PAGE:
In a recent editorial, I ranted at KETV Omaha’s biased report on a Nebraska armed robbery case. An armed citizen, Harry J. McCullough III, shot and killed an armed robber and subdued another with a concealed handgun. Turns out there are a few details we didn’t get in the original story. For example, the fact that the perp’s shotgun was unloaded. Not that this would make one iota of difference in a court of law. Armed robbery is armed robbery – loaded weapon or no. More importantly, the man who shot him, Harry J. McCullough III, did not have a concealed carry permit for the .40 caliber handgun used to stop the robbery. Nor could he have had one. Under Nebraska law, McCullough was inelegible for a concealed carry permit; he had a previous misdemeanor conviction for . . . wait for it . . . carrying a concealed weapon.
We now learn that Mr. McCullough is a former security guard with a taste for carrying guns illegally. Is that a problem? Armed robbers are bad. Shooting them is good. So if McCullough is a good guy who did a good thing. He couldn’t get a concealed carry permit so . . . the law that prevented him from doing so must be wrong. Right?
State Sen. Mark Christensen of Imperial said Wednesday that he would favor Nebraska’s joining Arizona, Vermont and Alaska in waiving all requirements except the criminal background check to carry concealed weapons.
That way, more people would carry concealed guns, the rural lawmaker said.
“Why give criminals the edge?” Christensen said. “Police do a great job, but we can’t afford enough to have them everywhere.”
Nebraska is a “shall issue” state: the authorities must prove that a citizen shouldn’t be allowed to own a gun. By the same token, any responsible citizen without a criminal past or diagnosed mental illness can go through the qualifying process to obtain a permit to carry a concealed handgun.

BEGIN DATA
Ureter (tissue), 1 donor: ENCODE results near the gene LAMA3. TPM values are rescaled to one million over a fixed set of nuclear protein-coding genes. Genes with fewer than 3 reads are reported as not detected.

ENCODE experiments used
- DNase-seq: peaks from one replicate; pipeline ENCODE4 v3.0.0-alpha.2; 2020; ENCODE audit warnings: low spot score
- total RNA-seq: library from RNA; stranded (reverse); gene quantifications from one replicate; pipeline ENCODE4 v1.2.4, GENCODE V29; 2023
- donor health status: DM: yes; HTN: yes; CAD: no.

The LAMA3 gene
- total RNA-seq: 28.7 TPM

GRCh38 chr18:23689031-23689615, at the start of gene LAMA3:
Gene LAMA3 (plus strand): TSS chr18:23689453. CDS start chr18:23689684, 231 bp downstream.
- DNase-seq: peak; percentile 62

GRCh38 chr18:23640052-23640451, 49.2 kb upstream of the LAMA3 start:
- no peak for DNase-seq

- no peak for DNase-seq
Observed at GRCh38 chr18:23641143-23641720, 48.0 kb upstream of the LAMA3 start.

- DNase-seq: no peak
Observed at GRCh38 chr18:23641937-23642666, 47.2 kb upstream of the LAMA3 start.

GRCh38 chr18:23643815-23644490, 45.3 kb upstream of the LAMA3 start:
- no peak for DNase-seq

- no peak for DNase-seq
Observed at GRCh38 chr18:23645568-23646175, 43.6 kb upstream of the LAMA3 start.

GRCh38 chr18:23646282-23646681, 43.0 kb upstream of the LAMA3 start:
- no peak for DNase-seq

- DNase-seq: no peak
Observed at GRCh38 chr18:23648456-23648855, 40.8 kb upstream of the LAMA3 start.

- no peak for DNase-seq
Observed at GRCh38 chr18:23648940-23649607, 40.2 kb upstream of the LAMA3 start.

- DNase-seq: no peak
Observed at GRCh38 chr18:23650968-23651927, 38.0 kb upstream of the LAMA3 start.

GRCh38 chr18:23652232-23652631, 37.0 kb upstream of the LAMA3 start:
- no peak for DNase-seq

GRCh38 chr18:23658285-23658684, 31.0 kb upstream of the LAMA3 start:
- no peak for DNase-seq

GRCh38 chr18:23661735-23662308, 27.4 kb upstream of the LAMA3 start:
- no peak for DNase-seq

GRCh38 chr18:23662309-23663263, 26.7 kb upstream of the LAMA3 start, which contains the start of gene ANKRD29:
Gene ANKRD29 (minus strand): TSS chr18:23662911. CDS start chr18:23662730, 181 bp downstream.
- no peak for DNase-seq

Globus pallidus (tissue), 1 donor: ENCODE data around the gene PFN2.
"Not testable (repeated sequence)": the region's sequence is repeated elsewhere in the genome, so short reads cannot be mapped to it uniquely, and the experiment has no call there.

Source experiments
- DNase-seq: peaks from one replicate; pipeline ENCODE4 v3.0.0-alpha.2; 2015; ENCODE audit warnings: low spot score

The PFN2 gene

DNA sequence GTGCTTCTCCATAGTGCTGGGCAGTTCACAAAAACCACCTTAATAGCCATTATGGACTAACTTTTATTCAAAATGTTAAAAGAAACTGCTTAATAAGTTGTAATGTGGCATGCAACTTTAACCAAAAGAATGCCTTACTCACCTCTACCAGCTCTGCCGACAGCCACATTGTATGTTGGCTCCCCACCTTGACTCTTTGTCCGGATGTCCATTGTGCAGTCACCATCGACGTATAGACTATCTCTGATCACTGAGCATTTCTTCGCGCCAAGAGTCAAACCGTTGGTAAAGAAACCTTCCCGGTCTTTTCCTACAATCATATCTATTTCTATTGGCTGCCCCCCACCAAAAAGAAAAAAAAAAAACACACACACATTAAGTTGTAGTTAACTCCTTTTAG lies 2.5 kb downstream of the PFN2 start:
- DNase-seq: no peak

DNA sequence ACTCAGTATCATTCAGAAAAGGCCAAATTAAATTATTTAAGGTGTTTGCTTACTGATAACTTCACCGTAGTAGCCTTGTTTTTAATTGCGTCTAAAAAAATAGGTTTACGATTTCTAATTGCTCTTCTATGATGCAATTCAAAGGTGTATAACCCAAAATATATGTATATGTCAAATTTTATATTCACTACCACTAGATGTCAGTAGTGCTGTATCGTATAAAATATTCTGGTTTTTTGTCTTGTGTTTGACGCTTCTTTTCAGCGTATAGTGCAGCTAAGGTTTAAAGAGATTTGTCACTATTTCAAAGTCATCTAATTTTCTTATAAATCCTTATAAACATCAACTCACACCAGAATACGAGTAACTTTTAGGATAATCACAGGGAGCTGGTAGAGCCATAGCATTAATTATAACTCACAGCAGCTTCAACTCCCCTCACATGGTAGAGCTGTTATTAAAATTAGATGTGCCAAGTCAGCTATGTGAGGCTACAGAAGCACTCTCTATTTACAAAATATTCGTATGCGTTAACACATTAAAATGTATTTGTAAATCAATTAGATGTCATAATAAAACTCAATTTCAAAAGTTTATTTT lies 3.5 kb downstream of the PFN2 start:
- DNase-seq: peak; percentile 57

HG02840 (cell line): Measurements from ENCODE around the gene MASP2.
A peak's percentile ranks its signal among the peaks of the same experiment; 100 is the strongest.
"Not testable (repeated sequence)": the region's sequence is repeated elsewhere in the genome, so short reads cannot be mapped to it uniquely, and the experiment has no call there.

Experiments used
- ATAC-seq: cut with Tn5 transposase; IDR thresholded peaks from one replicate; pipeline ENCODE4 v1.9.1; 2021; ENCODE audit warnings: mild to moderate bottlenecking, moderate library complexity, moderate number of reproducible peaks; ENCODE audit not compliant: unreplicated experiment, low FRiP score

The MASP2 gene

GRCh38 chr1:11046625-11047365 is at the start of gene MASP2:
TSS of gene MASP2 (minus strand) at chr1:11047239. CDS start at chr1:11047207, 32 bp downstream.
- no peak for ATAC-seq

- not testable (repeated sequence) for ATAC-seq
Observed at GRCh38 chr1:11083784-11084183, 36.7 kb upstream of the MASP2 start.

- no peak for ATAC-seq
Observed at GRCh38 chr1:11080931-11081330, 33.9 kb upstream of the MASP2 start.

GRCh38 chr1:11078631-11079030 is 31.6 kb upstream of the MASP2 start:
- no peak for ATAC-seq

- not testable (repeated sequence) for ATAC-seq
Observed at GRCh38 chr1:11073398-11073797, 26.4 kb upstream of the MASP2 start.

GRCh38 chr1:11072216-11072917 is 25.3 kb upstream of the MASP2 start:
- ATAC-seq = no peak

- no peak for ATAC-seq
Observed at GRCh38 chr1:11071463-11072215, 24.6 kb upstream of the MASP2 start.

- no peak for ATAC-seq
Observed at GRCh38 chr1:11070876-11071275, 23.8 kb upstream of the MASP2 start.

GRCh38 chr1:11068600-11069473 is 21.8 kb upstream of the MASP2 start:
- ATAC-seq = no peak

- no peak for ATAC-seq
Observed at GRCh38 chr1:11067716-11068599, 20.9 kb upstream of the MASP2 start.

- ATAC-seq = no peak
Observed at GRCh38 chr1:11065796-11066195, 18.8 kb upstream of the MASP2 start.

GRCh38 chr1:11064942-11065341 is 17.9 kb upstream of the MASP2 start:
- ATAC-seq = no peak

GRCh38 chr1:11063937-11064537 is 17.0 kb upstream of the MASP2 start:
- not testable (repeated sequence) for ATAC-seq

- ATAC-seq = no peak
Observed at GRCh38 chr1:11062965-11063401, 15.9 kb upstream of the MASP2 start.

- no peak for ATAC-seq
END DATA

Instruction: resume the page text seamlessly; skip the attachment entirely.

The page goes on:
But, unlike the law regarding purchasing a firearm (prohibited for those with a felony conviction), Nebraska draws the line at a lower lever. If you’re a Cornhusker with a misdemeanor conviction for firearms, crimes of violence, unlawful use of a weapon or possession of controlled substances within the past 10 years, you’re SOL.
When Harry J. McCullough III was convicted of a knife-related misdemeanor, his chances of qualifying for a concealed carry permit disappeared.
Of course, any time you enshrine any restrictions on a licensing process, it removes the possibility of a “judgement call” as to who might be qualified and who isn’t. Drop the bar low enough, and very few people are going to get under it. Which is, one can presume, the point of disqualifying McCollough (and others Nebraskans) from a concealed carry permit.
With 20-20 hindsight, I’m sure a lot of people are wondering why the law stopped McCullough from doing what society wants/wanted him to do. But who knows? It’s entirely possible the ex-security guard threatened someone with a concealed carry gun, and then pleaded the charge down to a misdemeanor.
Given McCullough’s marksmanship, we can at least assume that he had some kind of firearms training. IF he had obtained a concealed carry permit, it would have been a requirement. (Download the entire statue here and/or peruse the CCW application).
Some states don’t require “hands-on” firearms training for a concealed carry permit. Others do. Some legislators take the position that allowing any citizen in good standing to carry is better than requiring a lot of training, as a training program might discourage taxpayers from getting a concealed carry permit. Or delay the process unncessarily.